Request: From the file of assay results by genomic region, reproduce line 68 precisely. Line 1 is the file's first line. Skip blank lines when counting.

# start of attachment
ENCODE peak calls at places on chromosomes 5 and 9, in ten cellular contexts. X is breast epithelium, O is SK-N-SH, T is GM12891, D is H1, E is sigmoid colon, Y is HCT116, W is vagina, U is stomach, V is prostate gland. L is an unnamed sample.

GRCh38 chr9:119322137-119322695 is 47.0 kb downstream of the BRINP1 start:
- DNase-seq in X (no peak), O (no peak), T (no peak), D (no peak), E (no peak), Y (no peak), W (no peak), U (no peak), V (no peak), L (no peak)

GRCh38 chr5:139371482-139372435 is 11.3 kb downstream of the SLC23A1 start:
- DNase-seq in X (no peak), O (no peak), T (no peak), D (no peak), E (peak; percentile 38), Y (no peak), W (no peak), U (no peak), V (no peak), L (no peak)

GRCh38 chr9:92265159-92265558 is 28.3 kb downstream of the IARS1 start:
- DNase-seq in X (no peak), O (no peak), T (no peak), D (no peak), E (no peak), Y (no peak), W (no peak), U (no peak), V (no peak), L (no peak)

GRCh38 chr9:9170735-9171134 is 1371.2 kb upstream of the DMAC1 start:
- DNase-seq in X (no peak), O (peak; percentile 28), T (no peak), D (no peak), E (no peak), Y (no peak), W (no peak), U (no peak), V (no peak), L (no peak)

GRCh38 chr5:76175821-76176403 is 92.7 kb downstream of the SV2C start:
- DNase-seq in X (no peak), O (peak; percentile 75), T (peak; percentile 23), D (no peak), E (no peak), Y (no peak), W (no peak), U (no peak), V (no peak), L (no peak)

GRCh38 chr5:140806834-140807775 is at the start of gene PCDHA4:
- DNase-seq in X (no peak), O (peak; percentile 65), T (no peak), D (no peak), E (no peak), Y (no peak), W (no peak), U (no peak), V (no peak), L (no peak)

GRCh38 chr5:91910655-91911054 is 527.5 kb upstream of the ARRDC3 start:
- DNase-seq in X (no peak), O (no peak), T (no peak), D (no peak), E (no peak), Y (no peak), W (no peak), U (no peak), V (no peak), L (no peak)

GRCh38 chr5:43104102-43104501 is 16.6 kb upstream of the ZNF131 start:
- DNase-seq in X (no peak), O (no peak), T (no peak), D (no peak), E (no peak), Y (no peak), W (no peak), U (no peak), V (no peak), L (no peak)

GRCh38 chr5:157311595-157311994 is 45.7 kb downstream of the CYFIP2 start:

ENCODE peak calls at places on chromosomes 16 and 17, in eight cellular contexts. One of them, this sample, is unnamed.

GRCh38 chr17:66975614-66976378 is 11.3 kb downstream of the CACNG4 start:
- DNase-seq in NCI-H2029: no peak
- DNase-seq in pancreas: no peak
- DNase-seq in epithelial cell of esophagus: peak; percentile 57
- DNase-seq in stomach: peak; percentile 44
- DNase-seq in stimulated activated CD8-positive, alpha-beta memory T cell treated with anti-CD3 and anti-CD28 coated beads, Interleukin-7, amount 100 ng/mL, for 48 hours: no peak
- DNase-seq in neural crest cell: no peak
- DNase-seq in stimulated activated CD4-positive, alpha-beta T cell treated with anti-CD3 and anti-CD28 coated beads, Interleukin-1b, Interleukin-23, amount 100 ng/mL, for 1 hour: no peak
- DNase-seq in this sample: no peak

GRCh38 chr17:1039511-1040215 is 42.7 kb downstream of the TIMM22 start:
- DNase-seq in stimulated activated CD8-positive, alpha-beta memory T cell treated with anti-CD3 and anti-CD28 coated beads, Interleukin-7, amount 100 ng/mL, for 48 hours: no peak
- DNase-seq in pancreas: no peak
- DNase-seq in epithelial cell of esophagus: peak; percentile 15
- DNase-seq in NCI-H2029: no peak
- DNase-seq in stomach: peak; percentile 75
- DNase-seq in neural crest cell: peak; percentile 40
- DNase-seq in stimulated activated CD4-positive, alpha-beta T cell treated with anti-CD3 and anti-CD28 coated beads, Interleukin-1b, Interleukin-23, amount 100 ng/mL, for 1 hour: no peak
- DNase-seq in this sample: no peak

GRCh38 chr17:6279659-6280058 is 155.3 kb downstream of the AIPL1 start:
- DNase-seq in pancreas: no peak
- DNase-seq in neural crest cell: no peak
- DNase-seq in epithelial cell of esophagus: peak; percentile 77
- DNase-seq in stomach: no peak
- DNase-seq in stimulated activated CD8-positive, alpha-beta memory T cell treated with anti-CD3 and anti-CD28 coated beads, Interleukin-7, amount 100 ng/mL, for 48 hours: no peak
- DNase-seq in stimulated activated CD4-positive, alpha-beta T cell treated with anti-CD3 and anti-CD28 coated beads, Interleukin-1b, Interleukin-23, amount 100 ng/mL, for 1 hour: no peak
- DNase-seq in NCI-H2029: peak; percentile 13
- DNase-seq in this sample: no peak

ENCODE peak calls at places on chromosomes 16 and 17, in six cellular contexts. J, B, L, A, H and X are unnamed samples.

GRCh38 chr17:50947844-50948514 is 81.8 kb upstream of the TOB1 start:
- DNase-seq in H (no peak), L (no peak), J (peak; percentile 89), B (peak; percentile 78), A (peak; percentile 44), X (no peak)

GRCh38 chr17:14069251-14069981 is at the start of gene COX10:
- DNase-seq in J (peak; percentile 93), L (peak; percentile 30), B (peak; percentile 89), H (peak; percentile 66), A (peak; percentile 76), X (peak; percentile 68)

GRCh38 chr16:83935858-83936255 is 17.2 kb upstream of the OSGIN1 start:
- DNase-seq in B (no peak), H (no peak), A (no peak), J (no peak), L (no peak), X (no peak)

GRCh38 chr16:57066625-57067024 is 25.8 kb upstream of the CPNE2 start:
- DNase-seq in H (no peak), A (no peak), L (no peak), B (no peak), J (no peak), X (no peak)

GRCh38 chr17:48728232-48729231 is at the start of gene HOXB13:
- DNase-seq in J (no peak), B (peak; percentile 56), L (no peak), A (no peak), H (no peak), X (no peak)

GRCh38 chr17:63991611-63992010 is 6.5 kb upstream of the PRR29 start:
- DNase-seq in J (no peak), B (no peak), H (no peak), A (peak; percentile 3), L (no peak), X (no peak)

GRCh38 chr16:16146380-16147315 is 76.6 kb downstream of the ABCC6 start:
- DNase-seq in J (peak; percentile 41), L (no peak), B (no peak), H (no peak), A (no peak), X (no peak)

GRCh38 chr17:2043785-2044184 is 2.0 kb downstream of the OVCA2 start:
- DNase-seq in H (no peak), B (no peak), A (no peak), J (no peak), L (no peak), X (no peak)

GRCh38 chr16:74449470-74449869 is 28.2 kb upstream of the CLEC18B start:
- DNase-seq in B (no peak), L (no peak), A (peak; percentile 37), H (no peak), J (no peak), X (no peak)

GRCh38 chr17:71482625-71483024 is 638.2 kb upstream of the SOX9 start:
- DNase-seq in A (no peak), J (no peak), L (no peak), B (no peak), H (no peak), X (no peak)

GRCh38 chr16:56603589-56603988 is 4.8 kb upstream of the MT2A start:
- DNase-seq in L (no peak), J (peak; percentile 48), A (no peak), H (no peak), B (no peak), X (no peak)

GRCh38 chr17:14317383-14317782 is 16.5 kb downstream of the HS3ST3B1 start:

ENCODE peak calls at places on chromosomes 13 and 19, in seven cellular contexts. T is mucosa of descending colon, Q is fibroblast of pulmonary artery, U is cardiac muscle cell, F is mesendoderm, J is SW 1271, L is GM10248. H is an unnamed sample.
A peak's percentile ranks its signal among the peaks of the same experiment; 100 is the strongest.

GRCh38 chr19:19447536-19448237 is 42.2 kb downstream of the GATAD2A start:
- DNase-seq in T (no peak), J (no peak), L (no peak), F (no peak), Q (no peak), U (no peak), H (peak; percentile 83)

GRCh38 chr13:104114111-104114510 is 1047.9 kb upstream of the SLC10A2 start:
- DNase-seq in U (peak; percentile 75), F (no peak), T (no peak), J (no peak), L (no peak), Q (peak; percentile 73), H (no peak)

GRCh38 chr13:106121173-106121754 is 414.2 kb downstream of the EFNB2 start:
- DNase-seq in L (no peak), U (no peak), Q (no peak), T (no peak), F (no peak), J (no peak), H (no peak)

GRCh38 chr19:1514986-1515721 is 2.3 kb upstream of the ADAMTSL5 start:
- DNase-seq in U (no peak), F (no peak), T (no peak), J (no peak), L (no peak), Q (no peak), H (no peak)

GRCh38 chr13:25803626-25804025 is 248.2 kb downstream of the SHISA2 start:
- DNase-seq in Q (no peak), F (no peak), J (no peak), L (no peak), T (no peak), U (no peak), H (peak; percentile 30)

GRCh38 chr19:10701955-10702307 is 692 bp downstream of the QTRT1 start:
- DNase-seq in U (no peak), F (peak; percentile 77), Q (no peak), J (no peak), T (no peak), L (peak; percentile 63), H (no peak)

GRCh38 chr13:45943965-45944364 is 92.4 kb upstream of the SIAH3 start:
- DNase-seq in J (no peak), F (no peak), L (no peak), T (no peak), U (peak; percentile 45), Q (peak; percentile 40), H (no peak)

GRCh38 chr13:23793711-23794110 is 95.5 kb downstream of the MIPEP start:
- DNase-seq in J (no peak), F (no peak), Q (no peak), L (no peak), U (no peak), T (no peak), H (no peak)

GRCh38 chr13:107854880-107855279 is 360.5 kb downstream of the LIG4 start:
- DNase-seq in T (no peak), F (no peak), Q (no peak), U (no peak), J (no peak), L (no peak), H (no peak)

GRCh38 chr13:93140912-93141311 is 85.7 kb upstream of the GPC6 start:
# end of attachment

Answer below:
GRCh38 chr16:56603589-56603988 is 4.8 kb upstream of the MT2A start: